Prostate Pill May Cause Significant Hair Growth

Prostate Pill Found To Cause Hair Growth New Study Reveals

Last week some unexpected news arrived in the field of hair loss research. The study suggested that a prostate pill, used to treat prostate cancer, could cause hair growth. A study was carried out on a group of 17 women, and after a few weeks of taking a drug called bicalutamide, over half experienced ‘significant’ hair growth.


Despite being a relatively small sample size, the findings are strong for further hair growth research.


How does the treatment work?

The prostate pill that has been found to improve hair growth is the drug bicalutamide. When used for prostate cancer treatment, the drug works by preventing testosterone from reaching cancer cells. That is because prostate cancer uses the male hormone testosterone to grow. Thus, by blocking this hormone, the growth of the tumour is slowed. Potentially, it has the power to even reduce the cancer in size..


Scientists thought the testosterone-blocking effects could be beneficial for helping to female hair growth because the hormone plays a key role in the development of the most common form of hair loss in women, androgenetic alopecia.


It is often thought that testosterone is only present in men, but women also have the hormone and it can lead to hair follicles being attacked to accelerate hair loss. Women in the post-menopause stage experience a drop in oestrogen levels allowing testosterone to become more dominant, which can lead to higher levels of hair loss.


Results of the early tests

Experts believe that as many as 1 in 3 women are affected by hair loss of some kind. Compared to men, it starts at a later stage of life for women. Symptoms of hair loss are most likely to appear in women aged in their 50s or 60s.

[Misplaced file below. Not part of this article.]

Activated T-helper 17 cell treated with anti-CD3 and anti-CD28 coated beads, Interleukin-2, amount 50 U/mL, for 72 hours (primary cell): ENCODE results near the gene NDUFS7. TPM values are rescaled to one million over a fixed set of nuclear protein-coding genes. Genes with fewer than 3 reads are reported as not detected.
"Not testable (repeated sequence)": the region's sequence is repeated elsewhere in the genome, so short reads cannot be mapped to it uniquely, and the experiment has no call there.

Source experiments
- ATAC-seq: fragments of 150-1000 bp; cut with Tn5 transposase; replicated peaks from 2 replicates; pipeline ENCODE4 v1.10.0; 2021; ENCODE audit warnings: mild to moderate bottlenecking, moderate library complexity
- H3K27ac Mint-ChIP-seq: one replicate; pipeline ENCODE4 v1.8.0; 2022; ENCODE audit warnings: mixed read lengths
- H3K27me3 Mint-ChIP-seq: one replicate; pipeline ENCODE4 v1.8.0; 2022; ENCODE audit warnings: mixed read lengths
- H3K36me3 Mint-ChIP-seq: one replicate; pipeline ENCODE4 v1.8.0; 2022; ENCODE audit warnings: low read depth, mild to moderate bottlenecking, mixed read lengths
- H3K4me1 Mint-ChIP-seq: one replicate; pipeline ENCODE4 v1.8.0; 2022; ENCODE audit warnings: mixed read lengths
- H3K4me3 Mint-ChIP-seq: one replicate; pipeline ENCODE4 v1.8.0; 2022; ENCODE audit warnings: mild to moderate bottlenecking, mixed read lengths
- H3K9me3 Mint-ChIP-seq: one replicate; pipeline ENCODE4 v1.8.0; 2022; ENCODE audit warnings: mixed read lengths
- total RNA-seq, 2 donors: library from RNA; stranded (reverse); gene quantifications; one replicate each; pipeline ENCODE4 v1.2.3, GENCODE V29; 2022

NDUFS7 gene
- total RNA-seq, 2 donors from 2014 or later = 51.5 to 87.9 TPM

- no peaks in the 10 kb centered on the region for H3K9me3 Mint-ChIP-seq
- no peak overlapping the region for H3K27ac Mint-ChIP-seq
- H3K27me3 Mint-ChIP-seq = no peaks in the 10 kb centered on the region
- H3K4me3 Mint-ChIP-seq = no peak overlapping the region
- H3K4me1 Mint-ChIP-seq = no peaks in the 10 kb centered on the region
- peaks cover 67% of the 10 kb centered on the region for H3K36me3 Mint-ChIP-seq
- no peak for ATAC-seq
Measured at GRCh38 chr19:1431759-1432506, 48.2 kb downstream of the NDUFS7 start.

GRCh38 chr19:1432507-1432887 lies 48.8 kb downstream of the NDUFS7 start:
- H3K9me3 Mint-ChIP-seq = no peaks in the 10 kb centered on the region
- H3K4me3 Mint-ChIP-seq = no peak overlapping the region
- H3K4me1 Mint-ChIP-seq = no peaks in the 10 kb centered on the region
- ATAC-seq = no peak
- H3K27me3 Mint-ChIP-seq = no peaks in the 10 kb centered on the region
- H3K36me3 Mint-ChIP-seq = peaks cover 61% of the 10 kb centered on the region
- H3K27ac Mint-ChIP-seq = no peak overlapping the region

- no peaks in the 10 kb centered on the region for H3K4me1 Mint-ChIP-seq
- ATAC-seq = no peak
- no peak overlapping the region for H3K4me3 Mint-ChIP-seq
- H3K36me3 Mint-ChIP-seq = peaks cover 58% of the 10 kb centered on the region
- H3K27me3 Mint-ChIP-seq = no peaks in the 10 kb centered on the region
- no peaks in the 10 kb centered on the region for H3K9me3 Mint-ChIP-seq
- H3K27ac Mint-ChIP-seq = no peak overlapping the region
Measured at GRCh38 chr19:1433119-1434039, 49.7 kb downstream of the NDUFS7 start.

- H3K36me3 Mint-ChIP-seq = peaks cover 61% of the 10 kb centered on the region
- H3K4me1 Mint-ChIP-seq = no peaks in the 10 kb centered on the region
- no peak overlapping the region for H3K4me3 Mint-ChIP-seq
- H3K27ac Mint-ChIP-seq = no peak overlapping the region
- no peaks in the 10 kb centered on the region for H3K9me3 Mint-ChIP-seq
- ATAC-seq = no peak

A common drug used to promote hair growth is minoxidil. But, the side-effects such as headaches and skin rashes, is enough to put many people off the drug.


Scientists recently decided to try a new trial using bicalutamide, which was taken in pill form by patients. For a minimum period of six months, women took the pill either daily, or every other day. The results of the pilot study were published in scientific journal, Dermatologic Therapy, stating that as many as 54% of the trialists had experienced a ‘great improvement’ in hair density.


Dermatologists involved in the study based their results on visual analysis that took place before and after the treatment course. While taking the drug cancer patients can experience side-effects. Despite side effects as hot sweats and rashes, there were no ‘significant’ adverse reactions.


The trial was conducted by Ramon y Cajal University Hospital in Madrid. Scientists are extremely pleased with the initial prostate pill study results. They believe it could prove to be a useful option for women to treat hair loss. Other studies carried out involving similar anti-testosterone drugs such as spironolactone have also shown similar results in early stage trials.


What to do about hair loss now

If proven to be successful after further clinical trials, bicalutamide could come available to the wider public one day. However, these things take a long time.


Scalp micropigmentation is a great way to add density to thinning hair. SMP works by reducing the appearance of parts of the scalp that are thin or bald. The amount of sessions required depends on the individual, but by visiting one of our clinics our skilled technicians can provide guidance and answer any questions you may have. It is a non-envasive treatment that requires no surgery or downtime. It can help you regain your confidence to make you feel like yourself once again.


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